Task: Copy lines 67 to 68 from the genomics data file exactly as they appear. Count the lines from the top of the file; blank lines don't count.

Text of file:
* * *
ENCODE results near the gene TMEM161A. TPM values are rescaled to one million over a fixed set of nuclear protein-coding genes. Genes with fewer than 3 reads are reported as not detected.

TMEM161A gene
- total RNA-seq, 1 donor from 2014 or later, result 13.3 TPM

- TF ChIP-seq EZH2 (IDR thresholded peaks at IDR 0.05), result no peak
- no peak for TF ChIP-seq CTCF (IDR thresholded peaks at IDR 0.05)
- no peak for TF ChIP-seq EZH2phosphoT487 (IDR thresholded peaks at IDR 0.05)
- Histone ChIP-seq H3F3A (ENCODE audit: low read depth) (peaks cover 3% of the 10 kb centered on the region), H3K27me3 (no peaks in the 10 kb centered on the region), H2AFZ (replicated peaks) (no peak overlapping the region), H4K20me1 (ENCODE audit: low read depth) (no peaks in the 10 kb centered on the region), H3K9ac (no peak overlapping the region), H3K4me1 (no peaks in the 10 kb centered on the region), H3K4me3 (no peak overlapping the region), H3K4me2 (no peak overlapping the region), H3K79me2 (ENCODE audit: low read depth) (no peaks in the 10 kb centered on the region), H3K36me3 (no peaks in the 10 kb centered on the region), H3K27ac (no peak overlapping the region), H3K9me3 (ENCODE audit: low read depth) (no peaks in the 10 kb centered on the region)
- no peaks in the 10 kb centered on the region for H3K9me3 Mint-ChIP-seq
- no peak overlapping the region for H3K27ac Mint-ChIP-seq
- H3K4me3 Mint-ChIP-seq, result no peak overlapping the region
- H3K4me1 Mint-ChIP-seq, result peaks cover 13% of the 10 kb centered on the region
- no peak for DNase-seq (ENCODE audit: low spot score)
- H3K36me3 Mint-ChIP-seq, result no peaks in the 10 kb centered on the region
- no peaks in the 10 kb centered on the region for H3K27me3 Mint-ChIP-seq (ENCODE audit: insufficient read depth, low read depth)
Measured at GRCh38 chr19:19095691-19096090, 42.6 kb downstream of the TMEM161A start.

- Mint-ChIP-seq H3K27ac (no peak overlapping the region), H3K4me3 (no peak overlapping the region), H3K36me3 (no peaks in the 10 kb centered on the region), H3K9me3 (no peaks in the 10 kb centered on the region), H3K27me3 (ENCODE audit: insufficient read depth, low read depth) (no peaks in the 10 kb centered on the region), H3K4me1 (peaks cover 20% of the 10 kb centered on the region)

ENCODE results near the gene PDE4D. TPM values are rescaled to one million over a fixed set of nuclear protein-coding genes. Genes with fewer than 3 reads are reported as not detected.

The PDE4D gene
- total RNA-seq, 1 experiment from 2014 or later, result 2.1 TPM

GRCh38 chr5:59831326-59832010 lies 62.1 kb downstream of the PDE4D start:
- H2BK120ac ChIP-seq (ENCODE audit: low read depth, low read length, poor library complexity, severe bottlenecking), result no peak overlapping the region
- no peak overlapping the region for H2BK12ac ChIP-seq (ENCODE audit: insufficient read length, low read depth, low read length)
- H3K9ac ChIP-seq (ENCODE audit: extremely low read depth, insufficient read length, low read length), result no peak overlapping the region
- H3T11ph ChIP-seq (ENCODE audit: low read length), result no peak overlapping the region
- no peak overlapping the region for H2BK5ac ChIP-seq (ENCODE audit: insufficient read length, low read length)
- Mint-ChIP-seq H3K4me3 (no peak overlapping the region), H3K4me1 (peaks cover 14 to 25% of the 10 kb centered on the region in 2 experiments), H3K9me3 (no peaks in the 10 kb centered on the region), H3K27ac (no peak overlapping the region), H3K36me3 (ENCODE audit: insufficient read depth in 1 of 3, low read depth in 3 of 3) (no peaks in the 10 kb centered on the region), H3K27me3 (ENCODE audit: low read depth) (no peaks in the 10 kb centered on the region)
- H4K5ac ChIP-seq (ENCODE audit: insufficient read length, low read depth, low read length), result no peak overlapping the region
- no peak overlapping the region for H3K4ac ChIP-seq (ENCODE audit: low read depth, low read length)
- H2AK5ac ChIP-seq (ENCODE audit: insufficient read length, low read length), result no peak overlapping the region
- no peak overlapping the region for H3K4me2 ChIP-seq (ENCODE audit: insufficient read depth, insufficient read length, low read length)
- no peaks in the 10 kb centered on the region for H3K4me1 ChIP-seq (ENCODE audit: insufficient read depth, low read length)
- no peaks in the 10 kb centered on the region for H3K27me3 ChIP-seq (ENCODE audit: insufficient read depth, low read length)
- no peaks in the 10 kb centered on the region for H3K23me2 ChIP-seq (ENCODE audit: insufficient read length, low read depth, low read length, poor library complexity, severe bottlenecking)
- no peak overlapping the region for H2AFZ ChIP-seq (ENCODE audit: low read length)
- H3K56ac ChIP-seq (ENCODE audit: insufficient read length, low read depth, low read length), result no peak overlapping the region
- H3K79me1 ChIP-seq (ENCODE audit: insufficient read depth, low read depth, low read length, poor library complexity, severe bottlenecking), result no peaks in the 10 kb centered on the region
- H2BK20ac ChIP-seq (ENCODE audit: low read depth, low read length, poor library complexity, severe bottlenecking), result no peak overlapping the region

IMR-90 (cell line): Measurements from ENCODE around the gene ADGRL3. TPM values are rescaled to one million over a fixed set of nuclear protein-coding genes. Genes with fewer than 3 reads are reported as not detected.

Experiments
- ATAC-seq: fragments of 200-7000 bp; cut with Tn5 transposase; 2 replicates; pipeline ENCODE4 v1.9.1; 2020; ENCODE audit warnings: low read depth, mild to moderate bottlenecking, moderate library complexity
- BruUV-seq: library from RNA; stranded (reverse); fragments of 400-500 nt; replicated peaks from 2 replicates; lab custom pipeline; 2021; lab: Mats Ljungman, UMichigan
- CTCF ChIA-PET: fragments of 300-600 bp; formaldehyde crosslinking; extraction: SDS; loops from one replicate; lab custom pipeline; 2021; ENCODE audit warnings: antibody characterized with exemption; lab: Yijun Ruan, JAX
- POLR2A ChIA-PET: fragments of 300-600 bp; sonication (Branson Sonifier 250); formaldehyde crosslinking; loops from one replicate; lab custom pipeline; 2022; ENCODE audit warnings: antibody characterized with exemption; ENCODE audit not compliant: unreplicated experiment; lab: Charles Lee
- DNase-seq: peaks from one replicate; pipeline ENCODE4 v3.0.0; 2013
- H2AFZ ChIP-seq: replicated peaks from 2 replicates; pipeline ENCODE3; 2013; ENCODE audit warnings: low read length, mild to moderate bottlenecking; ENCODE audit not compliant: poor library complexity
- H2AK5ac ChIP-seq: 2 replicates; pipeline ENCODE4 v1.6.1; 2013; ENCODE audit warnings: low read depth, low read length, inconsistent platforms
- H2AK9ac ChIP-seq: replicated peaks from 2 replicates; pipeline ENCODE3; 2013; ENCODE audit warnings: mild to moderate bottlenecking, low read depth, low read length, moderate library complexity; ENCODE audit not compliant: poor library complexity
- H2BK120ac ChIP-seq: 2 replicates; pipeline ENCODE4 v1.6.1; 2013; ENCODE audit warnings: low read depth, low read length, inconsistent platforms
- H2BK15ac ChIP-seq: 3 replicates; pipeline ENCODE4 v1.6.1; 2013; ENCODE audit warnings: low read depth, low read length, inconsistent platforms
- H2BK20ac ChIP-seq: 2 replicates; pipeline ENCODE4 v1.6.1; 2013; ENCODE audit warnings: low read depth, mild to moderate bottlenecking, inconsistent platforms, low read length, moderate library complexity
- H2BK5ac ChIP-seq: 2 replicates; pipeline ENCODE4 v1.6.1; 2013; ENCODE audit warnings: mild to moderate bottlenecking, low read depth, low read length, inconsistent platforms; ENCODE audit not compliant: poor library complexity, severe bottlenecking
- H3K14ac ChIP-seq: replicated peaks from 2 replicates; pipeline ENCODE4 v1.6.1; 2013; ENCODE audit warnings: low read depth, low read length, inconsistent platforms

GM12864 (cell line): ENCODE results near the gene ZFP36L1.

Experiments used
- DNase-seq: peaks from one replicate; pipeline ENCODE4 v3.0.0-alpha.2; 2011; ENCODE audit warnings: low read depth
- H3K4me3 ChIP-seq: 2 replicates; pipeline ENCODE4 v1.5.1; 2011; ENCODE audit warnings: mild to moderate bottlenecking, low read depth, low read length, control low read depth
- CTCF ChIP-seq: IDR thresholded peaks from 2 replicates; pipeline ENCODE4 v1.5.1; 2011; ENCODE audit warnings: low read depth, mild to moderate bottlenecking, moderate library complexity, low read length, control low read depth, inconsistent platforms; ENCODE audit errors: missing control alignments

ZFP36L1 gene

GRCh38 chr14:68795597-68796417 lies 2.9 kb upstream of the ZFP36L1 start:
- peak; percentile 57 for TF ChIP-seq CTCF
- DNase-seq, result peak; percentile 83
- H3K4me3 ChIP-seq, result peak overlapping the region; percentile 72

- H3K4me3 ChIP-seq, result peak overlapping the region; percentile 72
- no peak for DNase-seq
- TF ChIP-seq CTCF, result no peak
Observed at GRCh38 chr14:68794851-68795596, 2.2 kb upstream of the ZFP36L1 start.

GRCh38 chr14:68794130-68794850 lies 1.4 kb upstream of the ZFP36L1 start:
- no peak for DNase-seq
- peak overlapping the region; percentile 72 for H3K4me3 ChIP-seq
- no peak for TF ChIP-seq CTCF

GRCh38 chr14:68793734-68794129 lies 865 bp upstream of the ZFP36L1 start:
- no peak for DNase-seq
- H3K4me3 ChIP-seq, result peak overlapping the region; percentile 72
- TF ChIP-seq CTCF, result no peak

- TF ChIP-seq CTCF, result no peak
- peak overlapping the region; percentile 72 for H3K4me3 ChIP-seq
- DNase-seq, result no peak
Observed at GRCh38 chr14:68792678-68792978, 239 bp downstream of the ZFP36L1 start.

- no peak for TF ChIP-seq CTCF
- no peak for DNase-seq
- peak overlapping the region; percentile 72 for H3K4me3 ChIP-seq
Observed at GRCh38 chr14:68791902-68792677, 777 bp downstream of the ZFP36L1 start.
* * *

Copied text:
GRCh38 chr14:68794130-68794850 lies 1.4 kb upstream of the ZFP36L1 start:
- no peak for DNase-seq